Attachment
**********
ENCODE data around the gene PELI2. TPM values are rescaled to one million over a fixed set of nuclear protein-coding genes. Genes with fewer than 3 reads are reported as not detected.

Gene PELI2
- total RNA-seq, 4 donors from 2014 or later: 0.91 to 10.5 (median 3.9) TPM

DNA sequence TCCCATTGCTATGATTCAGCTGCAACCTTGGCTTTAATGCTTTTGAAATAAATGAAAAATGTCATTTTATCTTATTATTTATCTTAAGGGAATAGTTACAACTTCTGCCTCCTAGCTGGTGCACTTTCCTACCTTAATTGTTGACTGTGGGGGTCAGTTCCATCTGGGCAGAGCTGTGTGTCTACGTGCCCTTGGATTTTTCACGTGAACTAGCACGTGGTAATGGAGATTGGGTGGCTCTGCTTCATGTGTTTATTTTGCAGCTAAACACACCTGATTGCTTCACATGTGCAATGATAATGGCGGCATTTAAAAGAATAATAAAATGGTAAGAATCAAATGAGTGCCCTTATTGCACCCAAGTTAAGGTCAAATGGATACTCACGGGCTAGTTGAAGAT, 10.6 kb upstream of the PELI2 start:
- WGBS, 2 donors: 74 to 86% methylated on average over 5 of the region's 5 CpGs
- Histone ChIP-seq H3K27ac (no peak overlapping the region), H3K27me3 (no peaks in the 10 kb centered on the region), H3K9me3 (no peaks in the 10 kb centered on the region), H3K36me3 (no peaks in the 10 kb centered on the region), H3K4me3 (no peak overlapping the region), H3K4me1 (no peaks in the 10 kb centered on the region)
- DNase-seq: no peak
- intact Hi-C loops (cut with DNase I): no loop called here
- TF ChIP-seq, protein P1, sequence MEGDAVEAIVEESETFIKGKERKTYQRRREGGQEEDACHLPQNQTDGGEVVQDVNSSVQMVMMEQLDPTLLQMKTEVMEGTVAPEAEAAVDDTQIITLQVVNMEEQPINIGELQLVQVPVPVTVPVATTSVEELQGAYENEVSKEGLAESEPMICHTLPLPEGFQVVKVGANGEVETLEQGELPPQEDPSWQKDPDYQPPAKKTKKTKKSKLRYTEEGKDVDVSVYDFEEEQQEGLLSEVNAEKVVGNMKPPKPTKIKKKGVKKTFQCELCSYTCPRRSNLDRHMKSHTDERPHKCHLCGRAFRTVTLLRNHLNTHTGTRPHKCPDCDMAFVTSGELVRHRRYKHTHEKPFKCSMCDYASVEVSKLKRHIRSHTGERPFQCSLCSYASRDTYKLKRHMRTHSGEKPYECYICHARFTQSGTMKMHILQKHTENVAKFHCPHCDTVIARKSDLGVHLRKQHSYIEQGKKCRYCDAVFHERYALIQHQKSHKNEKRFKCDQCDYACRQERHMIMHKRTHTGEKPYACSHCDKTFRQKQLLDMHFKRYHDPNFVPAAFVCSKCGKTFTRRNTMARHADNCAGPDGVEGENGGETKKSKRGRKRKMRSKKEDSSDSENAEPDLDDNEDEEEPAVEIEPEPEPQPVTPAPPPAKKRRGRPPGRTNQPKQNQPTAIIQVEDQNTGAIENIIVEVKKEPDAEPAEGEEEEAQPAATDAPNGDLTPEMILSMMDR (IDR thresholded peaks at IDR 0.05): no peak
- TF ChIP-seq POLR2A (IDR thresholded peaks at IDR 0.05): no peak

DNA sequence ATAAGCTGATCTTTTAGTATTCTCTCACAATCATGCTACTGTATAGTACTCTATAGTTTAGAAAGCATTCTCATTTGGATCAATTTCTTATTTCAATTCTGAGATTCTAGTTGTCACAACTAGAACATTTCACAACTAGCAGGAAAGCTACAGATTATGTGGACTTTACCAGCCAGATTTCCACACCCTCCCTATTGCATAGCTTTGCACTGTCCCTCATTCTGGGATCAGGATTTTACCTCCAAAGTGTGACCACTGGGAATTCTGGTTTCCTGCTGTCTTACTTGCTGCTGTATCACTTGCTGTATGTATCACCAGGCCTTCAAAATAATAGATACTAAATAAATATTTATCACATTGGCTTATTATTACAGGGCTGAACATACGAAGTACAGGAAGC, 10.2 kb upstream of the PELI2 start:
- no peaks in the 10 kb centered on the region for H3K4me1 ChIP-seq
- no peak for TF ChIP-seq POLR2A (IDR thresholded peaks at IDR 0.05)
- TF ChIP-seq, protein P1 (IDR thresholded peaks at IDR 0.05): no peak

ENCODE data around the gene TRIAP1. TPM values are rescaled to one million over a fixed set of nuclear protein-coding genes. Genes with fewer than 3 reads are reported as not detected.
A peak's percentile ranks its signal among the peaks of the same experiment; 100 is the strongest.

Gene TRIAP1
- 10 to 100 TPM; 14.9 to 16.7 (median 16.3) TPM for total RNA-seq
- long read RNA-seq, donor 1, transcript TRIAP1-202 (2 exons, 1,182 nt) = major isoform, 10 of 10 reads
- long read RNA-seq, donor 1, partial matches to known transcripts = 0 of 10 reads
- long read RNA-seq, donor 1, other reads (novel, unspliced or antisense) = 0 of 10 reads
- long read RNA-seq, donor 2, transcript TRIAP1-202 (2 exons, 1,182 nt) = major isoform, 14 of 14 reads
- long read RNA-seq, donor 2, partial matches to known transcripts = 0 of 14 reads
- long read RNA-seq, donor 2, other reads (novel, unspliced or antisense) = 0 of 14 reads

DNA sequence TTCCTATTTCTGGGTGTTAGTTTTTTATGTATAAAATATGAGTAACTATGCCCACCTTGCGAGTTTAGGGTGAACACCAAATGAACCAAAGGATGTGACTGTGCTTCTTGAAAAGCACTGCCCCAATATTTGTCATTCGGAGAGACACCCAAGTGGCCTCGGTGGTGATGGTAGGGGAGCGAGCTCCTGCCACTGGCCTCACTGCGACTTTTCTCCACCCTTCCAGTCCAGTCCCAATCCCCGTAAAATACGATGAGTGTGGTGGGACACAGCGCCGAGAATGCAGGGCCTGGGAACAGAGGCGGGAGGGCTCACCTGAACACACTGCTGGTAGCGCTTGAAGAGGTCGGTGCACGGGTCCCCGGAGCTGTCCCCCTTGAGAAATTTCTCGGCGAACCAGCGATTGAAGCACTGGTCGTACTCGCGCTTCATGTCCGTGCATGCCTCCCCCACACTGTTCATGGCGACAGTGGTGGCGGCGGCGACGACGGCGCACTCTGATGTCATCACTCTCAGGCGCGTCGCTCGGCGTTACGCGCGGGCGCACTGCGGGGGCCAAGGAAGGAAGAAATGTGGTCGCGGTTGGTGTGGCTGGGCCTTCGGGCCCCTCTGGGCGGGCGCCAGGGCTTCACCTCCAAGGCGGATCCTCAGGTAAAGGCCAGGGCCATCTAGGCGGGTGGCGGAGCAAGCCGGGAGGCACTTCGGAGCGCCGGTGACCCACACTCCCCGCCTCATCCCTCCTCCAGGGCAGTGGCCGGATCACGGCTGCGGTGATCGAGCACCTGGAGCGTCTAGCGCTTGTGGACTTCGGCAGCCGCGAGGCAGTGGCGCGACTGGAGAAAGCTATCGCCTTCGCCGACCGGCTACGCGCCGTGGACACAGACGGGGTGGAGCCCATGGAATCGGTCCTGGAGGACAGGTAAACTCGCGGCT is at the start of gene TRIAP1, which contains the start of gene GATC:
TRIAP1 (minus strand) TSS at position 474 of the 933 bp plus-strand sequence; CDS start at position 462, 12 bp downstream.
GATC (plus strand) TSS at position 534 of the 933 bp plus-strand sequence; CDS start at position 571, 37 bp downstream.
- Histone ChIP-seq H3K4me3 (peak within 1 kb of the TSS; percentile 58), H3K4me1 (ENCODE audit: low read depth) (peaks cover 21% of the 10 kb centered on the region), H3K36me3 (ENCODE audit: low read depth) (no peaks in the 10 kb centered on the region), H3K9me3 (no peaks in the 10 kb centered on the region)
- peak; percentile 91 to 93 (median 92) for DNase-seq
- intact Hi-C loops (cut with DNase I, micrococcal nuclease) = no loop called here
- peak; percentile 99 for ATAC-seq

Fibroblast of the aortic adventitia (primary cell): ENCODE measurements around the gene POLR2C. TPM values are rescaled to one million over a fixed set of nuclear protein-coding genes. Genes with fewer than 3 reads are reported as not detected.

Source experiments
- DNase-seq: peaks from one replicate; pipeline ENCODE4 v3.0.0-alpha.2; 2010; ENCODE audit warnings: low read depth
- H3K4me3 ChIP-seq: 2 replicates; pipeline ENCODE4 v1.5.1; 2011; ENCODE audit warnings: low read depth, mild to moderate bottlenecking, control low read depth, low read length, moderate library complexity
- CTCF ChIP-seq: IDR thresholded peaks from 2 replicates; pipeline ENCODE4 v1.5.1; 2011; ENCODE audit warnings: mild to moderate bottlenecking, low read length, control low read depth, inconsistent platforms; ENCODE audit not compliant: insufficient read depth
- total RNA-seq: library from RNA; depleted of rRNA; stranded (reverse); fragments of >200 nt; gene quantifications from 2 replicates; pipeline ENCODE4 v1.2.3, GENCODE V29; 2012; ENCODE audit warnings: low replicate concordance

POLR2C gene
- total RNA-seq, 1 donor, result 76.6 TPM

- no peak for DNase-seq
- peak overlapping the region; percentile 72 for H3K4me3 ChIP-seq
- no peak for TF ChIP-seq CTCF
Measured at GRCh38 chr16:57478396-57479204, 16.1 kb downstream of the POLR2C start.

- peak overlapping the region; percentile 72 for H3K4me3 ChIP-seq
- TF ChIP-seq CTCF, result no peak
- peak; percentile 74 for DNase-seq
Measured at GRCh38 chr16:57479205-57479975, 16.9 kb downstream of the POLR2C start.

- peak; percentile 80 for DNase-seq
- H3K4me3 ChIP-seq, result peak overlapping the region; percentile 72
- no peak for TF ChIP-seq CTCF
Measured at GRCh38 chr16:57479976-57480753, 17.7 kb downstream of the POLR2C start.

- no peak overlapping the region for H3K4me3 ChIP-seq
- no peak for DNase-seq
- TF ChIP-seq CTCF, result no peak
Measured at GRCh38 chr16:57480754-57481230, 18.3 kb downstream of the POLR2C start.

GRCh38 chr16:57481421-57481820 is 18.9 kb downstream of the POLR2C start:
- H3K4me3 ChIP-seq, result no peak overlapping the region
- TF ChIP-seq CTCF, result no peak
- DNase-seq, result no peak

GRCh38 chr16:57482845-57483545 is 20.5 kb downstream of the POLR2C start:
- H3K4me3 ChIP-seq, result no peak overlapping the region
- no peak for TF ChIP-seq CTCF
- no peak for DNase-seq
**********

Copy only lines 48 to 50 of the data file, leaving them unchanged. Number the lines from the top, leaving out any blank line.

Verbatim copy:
- peak; percentile 80 for DNase-seq
- H3K4me3 ChIP-seq, result peak overlapping the region; percentile 72
- no peak for TF ChIP-seq CTCF